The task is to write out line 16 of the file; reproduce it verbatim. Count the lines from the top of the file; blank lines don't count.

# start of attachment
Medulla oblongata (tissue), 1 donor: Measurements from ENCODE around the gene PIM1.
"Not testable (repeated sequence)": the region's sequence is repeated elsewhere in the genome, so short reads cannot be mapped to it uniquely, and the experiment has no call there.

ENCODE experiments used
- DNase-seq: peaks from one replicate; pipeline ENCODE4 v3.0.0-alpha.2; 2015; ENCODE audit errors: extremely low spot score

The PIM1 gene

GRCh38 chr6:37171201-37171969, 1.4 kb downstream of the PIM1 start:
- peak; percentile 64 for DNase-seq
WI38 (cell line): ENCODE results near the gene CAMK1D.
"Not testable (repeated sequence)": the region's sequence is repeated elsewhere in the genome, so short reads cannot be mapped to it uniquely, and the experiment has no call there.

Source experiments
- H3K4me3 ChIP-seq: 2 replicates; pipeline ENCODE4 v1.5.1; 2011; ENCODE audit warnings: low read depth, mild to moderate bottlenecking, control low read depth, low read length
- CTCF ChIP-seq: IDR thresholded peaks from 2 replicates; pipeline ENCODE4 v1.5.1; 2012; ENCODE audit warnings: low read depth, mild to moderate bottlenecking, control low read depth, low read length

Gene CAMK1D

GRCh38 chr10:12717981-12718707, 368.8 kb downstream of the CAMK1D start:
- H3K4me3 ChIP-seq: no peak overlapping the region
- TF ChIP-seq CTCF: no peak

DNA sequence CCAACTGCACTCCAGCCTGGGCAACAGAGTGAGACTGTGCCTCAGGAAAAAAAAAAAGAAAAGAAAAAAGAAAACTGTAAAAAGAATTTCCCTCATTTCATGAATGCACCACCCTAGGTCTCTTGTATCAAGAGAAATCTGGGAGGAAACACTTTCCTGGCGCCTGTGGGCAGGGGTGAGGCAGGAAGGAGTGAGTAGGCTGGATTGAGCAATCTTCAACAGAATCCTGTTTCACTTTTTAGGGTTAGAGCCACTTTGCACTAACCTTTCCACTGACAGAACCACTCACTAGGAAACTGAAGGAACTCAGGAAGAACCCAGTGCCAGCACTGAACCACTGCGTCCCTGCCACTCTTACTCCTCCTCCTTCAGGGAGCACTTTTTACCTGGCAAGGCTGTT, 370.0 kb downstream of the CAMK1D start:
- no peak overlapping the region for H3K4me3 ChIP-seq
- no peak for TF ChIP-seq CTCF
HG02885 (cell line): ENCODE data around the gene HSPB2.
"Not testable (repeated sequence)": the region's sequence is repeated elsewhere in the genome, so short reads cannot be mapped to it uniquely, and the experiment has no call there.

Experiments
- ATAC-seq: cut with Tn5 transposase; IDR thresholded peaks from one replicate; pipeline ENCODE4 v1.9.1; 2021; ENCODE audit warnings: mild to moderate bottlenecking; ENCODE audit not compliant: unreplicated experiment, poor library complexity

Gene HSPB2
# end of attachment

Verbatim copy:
- TF ChIP-seq CTCF: no peak